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New York StateUnified Court System

Lewis County - Family Court


Types of Cases Heard: Support, Custody and Visitation, Family Offense, Juvenile Delinquents, Persons in Need of Supervision, Abuse and Neglect of Children

Support

Support Magistrate
Todd W. McIntyre

Court Assistant

New York State Division of Child Support Collection Unit
A wife, husband, relative, the Department of Social Services or certain other authorized agencies can bring a support petition in Family Court to have the court decide who is legally responsible for the support of a child, spouse or relative and how much support should be paid. When the person charged with support lives in another country, state or county, a Uniform Interstate Family Support Act (UIFSA) petition is filed. All parties in a support case have a right to a hearing.

The person charged with failing to obey (violating) a support order also has a right to a hearing. The judge will decide how much support will be ordered to be paid after deciding whether the person charged is responsible for support. To be sure support payments are made, the judge may order a payroll deduction or seizing of property or a judgment. If an order of support is disobeyed, the judge may send the person to jail.

If you have any questions regarding child support, contact:

Lewis County Support Collection Unit
Outer Stowe Street
P.O. Box 193
Lowville, NY 13367
Phone: 315-376-5400
E-mail: CSEWEBLewis@dfa.state.ny.us

If you are directed to mail a check or money order for support:

SCU Lewis County
P.O. Box 15323
Albany, NY 12212-5353

Additional Resource:

New York State Division of Child Support Enforcement

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Custody and Visitation

Having custody of a child means that a person is legally responsible for the care of the child. Visitation rights are sometimes given by the court to people who no longer have custody of their child, but have the court's permission to see the child at certain times.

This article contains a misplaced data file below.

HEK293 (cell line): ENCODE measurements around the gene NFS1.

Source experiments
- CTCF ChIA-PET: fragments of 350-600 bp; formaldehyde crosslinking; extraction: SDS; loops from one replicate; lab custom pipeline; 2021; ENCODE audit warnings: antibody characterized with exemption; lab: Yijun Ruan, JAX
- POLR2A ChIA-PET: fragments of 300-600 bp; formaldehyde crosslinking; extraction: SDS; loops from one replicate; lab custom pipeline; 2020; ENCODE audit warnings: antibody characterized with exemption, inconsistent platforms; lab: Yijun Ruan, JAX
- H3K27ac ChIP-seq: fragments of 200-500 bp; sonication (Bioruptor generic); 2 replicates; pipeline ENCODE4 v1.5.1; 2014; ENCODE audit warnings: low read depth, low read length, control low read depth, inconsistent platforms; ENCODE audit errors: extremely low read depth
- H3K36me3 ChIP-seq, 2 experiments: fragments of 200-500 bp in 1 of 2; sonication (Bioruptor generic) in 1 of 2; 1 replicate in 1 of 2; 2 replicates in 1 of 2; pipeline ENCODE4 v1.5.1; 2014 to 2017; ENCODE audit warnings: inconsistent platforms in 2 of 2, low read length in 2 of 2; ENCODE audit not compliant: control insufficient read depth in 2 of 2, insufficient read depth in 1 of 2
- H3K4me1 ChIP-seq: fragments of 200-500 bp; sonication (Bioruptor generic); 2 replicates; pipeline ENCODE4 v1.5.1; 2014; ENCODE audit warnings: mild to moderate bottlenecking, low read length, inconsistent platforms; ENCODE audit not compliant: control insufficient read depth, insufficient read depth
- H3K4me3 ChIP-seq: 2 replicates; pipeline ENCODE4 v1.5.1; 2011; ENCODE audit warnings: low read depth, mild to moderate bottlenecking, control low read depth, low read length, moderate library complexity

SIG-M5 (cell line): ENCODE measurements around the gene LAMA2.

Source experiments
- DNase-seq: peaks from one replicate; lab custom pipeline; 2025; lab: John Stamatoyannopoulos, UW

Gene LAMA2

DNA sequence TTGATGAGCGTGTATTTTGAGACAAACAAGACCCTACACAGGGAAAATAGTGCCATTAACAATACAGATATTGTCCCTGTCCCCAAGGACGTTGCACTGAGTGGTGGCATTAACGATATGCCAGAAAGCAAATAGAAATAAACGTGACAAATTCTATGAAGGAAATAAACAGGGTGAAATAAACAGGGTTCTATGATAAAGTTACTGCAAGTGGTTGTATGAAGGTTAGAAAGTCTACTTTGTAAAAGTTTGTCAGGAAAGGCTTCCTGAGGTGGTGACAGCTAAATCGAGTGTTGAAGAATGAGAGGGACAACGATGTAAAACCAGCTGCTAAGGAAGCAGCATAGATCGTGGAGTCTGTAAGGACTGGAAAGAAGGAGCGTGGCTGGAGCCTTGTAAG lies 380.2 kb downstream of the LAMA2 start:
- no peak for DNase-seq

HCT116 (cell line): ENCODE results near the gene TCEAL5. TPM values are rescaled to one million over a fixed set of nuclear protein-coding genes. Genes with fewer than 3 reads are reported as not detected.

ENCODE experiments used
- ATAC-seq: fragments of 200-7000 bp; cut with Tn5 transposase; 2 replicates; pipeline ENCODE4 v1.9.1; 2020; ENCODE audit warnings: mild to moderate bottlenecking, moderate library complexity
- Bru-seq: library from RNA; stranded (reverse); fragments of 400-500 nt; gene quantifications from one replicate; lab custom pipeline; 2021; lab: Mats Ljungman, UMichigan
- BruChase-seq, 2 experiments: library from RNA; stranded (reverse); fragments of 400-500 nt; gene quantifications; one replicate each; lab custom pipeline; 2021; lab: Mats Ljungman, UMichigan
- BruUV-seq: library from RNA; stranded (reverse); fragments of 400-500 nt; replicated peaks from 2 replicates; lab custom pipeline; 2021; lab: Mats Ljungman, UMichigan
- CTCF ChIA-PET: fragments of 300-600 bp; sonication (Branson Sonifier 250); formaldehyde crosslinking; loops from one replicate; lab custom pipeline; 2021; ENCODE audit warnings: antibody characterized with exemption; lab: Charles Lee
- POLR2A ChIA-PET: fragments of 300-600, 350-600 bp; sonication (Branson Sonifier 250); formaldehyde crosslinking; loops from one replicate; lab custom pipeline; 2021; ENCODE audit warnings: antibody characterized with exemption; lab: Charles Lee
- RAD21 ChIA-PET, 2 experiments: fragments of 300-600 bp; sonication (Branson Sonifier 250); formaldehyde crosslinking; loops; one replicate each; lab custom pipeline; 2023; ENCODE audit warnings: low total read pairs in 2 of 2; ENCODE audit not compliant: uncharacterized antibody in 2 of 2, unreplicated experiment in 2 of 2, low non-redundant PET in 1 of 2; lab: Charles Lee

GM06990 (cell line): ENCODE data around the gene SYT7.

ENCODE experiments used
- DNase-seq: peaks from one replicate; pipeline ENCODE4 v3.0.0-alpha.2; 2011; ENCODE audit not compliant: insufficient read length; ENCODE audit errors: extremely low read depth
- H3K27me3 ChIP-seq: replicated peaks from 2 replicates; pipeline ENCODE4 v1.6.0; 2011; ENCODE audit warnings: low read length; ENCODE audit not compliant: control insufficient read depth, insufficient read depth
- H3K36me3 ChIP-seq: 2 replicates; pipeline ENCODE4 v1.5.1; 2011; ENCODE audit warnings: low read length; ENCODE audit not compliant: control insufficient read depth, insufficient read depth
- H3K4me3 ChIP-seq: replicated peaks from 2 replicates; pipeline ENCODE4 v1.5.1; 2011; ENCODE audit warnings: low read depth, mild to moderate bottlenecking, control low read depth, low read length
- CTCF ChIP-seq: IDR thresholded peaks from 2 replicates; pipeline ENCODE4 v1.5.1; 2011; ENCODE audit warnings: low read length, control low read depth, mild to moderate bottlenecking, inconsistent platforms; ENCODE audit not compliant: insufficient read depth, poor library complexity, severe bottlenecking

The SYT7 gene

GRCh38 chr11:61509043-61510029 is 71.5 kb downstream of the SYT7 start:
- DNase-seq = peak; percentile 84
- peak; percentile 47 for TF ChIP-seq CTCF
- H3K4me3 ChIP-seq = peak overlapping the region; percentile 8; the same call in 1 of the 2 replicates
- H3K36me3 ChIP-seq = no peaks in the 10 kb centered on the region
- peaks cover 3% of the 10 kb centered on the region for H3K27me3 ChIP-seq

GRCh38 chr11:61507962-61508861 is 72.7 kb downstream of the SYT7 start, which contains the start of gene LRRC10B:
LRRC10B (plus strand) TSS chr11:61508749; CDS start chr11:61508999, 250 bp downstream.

The judge, after hearing all sides of the case, will decide who should have custody of the child, and sign an official court paper called a custody order.

The judge may also sign an order of visitation, which is an official court paper saying that the person who has custody must allow another person to visit the child under certain circumstances.

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Family Offense

A family offense petition may claim that a person hurt or threatened a member of his or her family or household. After the petition is filed, a judge may sign an official court paper called a Temporary Order of Protection. This orders the person charged to immediately stop harming or threatening the family or household member and may even order a family member to be removed from the home. The Temporary Order of Protection remains in effect for 6 months or until the court makes another order, whichever comes first.

A family offense petition follows the same steps as discussed above: Initial appearance, fact-finding hearing and dispositional hearing. If the allegations of the petition are proved at the fact-finding hearing, the judge may consider different alternatives at the dispositional hearing when determining what should be done. For example, a Permanent Order of Protection may be issued to replace the Temporary Order of Protection. A Permanent Order of Protection remains in effect for a year and violation of its terms may result in the court ordering a jail sentence of up to six months. A judge may also grant custody to one party and/or determine whether visitation is appropriate and under what conditions.

NYS Help Lines

Additional Resources:

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Juvenile Delinquents